At radiological explorations, neurobrucellosis can be manifested essentially by three types of lesions: inflammatory lesions, abnormalities of the white matter signal and ischemic vascular lesions [5,8].
The management of neurobrucellosis should be fast and effective because of the severity of the pathology. Treatment should include active antibiotics on Brucella and with good neuromeningeal diffusion for a long period. There is no consensus on the choice of antibiotic, the dose and the duration of treatment of neurobrucellosis, but the treatment is usually based on a combination of two or three antibiotics among doxycyclin, rifampicin, trimethoprimsulfamethoxazole, streptomycin or ceftriaxone [1,9,10]. The duration of treatment is variable ranging from 2 to 15 months, but duration of at least 6 months is recommended [1,5,11]. The indication of corticosteroids in the therapeutic management of brucellosis in combination with antibiotics is not well codified. Corticosteroid therapy is recommended in order to act on inflammatory process. Some authors indicate corticosteroid therapy systematically in front of a neurobrucellosis while others prescribe it in case of severe forms: arachnoiditis, cranial nerve damage, myelopathy, intracranial hyperpressure, optic neuritis or papillary syndrome [4,5,9].
The evolution of neurobrucellosis is variable depending on the type of injury. Paralysis related to brucellosis usually regress completely with the administration of antibiotics, while the central nervous system is associated with permanent neurologic deficits. However, mortality during neurobrucellosis remains low [11,12].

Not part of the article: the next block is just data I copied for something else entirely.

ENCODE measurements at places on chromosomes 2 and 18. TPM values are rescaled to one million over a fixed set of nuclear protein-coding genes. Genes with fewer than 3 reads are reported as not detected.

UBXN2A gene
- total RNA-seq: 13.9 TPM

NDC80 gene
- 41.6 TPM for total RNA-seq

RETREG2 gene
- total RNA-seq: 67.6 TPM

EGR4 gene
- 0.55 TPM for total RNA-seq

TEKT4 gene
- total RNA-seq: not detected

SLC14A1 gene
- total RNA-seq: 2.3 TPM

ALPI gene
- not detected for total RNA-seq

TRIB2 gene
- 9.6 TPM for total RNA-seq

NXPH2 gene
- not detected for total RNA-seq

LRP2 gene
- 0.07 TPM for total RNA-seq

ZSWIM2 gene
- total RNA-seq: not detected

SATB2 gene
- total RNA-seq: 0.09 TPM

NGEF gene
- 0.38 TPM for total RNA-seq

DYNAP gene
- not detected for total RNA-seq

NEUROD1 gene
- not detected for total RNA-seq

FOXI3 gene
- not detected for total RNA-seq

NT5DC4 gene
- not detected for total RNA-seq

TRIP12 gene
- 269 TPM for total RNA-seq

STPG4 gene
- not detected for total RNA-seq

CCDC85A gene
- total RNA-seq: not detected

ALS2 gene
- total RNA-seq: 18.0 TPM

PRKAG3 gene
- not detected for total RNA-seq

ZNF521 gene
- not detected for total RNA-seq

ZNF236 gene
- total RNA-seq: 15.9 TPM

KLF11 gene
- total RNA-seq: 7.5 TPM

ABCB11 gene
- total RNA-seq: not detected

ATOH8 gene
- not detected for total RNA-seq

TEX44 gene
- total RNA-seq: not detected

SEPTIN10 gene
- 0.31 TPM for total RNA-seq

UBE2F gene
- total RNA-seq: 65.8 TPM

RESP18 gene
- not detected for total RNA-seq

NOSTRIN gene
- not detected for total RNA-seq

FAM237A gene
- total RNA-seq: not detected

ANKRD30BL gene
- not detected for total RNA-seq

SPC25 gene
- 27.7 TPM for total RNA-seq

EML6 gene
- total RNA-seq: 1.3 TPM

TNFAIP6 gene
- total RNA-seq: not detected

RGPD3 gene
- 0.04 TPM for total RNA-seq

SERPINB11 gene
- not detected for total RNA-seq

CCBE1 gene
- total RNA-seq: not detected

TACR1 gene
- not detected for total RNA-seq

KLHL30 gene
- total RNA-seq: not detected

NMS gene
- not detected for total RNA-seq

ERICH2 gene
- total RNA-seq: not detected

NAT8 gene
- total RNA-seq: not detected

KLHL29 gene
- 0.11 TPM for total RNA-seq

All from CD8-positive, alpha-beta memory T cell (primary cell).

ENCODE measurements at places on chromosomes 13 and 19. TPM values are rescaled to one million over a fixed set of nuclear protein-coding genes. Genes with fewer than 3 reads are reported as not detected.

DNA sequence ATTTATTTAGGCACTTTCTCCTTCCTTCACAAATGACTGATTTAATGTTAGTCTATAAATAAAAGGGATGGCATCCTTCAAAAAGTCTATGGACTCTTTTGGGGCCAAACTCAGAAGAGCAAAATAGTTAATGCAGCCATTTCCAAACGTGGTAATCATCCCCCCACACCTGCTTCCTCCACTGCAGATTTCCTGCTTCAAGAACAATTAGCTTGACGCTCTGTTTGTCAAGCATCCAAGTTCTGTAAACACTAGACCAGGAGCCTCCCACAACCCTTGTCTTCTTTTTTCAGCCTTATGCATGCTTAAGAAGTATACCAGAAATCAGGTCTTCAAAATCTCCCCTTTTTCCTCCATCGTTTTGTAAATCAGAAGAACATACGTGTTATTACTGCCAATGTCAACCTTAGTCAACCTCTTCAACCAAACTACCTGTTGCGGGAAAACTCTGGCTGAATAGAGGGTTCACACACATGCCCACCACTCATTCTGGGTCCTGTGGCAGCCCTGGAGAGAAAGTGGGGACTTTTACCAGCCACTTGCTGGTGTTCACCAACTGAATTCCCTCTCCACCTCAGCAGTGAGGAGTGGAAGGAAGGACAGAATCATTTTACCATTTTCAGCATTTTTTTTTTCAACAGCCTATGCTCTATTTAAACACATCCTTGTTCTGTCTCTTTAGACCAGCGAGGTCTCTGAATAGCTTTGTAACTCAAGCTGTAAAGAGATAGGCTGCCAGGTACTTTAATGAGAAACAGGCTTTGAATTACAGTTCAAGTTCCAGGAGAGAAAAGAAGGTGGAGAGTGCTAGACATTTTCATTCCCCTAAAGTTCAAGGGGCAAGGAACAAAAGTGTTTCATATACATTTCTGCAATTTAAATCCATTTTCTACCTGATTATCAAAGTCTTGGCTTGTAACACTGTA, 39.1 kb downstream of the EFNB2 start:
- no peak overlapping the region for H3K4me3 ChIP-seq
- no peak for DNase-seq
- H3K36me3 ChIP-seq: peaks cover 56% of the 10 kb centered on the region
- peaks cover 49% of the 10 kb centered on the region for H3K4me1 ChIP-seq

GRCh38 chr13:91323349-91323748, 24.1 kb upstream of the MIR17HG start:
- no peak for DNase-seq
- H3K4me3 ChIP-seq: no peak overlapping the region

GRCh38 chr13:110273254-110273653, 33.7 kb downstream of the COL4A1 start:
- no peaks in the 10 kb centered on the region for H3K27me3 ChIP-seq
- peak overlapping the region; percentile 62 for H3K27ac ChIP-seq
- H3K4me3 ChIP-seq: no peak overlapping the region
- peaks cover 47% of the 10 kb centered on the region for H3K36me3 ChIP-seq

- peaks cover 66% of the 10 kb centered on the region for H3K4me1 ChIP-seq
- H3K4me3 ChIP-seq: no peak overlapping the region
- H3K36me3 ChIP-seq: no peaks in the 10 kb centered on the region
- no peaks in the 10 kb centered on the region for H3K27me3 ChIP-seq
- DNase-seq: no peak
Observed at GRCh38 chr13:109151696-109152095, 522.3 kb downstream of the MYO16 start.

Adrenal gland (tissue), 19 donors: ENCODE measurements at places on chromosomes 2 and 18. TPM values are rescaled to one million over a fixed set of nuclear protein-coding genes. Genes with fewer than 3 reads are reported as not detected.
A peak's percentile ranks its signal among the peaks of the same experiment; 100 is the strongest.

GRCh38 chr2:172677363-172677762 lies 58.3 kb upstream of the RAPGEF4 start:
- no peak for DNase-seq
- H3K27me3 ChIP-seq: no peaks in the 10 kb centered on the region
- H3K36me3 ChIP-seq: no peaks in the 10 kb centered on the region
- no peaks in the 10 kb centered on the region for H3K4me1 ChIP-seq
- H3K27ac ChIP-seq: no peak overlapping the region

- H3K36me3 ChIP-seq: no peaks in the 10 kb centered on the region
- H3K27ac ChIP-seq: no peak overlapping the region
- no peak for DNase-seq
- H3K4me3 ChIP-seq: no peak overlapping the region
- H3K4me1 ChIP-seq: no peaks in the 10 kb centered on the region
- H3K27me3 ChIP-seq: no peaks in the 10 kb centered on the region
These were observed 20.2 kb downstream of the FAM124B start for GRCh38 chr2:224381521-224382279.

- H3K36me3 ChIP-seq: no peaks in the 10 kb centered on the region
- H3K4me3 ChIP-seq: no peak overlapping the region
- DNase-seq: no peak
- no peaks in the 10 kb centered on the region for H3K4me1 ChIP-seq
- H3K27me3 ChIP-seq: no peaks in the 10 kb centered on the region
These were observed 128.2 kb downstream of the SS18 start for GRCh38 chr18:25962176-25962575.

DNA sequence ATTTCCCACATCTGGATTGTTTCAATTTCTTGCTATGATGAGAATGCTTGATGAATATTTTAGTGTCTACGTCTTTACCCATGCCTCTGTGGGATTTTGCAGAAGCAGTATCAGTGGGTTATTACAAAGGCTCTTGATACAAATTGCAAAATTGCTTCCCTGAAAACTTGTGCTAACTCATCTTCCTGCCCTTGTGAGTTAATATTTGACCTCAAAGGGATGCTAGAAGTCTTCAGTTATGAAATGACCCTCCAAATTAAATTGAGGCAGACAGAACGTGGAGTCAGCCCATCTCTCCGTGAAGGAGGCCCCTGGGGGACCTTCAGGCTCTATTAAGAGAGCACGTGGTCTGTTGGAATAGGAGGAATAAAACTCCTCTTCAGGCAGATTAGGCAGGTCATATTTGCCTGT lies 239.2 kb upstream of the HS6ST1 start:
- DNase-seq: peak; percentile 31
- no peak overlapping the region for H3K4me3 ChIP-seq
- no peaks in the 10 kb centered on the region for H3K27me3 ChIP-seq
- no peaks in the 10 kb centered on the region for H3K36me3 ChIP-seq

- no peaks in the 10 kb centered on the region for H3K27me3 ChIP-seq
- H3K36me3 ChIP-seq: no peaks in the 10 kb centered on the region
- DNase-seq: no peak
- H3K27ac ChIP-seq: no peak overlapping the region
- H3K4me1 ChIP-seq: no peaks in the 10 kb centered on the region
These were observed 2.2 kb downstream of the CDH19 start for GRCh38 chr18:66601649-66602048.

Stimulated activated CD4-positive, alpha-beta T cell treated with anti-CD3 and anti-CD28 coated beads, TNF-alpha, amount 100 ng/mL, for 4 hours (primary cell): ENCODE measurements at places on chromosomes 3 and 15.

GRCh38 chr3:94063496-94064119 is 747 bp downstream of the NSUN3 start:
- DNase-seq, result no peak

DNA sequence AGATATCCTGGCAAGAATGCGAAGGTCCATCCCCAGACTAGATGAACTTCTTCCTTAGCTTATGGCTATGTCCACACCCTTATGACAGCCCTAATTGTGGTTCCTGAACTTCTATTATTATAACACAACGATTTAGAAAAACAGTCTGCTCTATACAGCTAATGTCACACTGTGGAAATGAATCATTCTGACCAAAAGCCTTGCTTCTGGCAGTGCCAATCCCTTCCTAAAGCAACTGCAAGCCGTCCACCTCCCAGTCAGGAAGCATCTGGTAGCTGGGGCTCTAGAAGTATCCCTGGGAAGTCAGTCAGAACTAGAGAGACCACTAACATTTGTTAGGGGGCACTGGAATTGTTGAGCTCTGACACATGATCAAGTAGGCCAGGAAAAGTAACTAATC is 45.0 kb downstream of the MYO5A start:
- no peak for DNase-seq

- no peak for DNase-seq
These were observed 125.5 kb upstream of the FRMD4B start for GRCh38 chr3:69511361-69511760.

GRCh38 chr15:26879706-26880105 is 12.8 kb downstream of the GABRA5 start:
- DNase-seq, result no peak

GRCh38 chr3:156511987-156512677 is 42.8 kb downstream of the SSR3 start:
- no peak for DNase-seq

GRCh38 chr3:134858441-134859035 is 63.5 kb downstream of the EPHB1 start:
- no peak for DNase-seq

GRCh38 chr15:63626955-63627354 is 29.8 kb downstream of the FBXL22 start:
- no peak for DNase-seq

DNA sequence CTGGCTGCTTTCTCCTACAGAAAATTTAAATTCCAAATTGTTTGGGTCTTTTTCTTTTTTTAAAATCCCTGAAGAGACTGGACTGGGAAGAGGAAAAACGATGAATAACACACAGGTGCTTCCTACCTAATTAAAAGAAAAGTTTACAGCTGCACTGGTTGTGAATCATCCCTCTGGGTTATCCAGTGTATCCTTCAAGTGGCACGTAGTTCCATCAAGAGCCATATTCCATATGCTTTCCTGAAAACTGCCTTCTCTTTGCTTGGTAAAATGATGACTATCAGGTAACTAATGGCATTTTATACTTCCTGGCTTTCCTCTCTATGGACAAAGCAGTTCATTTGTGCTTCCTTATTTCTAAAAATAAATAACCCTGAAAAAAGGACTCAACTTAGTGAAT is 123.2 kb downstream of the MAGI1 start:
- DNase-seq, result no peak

Figure 3

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Figure 3
Cerebro-spinal MRI: lesions in hyposignal T1 of the thalami.

Figure 4

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Figure 4
Cerebro-spinal MRI: lesions hyperintense T2 Flair.


Neurological manifestations of brucellosis are polymorphic and of varying severity. The neurological involvement must be suspected on clinical and or radiological abnormalities, in an epidemiological context suggestive of brucellosis. Therapeutic management must be rapid but it is not clearly codified.